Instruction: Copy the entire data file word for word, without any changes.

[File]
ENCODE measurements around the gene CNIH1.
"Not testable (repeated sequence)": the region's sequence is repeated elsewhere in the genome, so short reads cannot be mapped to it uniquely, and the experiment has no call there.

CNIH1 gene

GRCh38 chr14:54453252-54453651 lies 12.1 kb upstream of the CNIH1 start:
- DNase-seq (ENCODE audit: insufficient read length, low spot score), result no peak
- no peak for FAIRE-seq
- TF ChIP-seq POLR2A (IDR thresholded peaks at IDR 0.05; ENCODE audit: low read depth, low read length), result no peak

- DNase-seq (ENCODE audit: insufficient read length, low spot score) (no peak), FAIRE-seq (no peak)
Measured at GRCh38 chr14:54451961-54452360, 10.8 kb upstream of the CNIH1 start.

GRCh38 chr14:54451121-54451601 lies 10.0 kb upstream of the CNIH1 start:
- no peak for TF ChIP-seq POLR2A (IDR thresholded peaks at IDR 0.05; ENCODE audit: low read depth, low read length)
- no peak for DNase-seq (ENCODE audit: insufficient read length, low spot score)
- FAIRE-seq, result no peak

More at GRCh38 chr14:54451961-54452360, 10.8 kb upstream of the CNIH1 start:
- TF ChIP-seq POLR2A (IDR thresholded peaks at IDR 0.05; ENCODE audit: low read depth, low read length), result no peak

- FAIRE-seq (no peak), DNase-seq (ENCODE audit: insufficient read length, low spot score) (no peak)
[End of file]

ENCODE measurements around the gene CNIH1.
"Not testable (repeated sequence)": the region's sequence is repeated elsewhere in the genome, so short reads cannot be mapped to it uniquely, and the experiment has no call there.

CNIH1 gene

GRCh38 chr14:54453252-54453651 lies 12.1 kb upstream of the CNIH1 start:
- DNase-seq (ENCODE audit: insufficient read length, low spot score), result no peak
- no peak for FAIRE-seq
- TF ChIP-seq POLR2A (IDR thresholded peaks at IDR 0.05; ENCODE audit: low read depth, low read length), result no peak

- DNase-seq (ENCODE audit: insufficient read length, low spot score) (no peak), FAIRE-seq (no peak)
Measured at GRCh38 chr14:54451961-54452360, 10.8 kb upstream of the CNIH1 start.

GRCh38 chr14:54451121-54451601 lies 10.0 kb upstream of the CNIH1 start:
- no peak for TF ChIP-seq POLR2A (IDR thresholded peaks at IDR 0.05; ENCODE audit: low read depth, low read length)
- no peak for DNase-seq (ENCODE audit: insufficient read length, low spot score)
- FAIRE-seq, result no peak

More at GRCh38 chr14:54451961-54452360, 10.8 kb upstream of the CNIH1 start:
- TF ChIP-seq POLR2A (IDR thresholded peaks at IDR 0.05; ENCODE audit: low read depth, low read length), result no peak

- FAIRE-seq (no peak), DNase-seq (ENCODE audit: insufficient read length, low spot score) (no peak)